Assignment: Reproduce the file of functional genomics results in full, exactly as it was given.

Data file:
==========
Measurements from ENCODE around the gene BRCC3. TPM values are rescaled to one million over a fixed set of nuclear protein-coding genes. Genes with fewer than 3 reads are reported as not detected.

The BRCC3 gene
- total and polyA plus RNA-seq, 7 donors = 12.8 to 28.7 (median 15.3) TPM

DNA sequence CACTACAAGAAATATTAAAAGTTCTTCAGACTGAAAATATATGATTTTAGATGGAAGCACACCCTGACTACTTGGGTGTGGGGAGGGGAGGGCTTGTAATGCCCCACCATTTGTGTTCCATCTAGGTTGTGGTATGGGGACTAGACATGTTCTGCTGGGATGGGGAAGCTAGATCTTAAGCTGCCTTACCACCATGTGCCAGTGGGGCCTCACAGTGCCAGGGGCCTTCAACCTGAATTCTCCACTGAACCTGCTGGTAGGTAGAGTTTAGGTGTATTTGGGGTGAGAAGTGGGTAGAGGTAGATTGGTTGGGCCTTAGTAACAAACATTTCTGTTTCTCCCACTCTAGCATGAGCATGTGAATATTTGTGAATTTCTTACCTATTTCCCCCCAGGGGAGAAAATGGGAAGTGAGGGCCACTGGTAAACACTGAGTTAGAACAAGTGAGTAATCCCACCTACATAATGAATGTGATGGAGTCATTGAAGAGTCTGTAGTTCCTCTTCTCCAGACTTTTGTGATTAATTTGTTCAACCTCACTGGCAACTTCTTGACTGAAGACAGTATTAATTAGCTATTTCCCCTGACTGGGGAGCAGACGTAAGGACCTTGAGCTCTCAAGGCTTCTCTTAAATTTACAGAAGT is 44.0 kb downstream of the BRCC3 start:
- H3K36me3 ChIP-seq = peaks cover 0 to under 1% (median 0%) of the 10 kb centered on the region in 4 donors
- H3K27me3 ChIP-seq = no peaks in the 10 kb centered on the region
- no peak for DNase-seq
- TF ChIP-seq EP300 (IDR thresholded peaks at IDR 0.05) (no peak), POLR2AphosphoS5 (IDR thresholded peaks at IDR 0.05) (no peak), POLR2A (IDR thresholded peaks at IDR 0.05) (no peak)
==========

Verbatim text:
Measurements from ENCODE around the gene BRCC3. TPM values are rescaled to one million over a fixed set of nuclear protein-coding genes. Genes with fewer than 3 reads are reported as not detected.

The BRCC3 gene
- total and polyA plus RNA-seq, 7 donors = 12.8 to 28.7 (median 15.3) TPM

DNA sequence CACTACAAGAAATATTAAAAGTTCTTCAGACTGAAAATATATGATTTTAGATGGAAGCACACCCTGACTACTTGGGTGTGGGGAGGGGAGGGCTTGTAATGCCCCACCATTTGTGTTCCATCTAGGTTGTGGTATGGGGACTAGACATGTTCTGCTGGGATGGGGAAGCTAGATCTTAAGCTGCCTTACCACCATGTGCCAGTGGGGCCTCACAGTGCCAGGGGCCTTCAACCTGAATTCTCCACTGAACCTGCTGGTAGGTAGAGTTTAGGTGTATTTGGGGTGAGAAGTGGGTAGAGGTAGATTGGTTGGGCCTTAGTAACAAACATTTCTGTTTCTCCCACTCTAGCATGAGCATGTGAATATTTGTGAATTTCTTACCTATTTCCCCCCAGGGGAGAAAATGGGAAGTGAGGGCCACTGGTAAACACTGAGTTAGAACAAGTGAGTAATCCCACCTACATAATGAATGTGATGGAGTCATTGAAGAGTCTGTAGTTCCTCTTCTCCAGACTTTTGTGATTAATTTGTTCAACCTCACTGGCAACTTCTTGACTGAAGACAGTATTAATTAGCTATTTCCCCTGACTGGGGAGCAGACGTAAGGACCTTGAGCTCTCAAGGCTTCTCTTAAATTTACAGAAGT is 44.0 kb downstream of the BRCC3 start:
- H3K36me3 ChIP-seq = peaks cover 0 to under 1% (median 0%) of the 10 kb centered on the region in 4 donors
- H3K27me3 ChIP-seq = no peaks in the 10 kb centered on the region
- no peak for DNase-seq
- TF ChIP-seq EP300 (IDR thresholded peaks at IDR 0.05) (no peak), POLR2AphosphoS5 (IDR thresholded peaks at IDR 0.05) (no peak), POLR2A (IDR thresholded peaks at IDR 0.05) (no peak)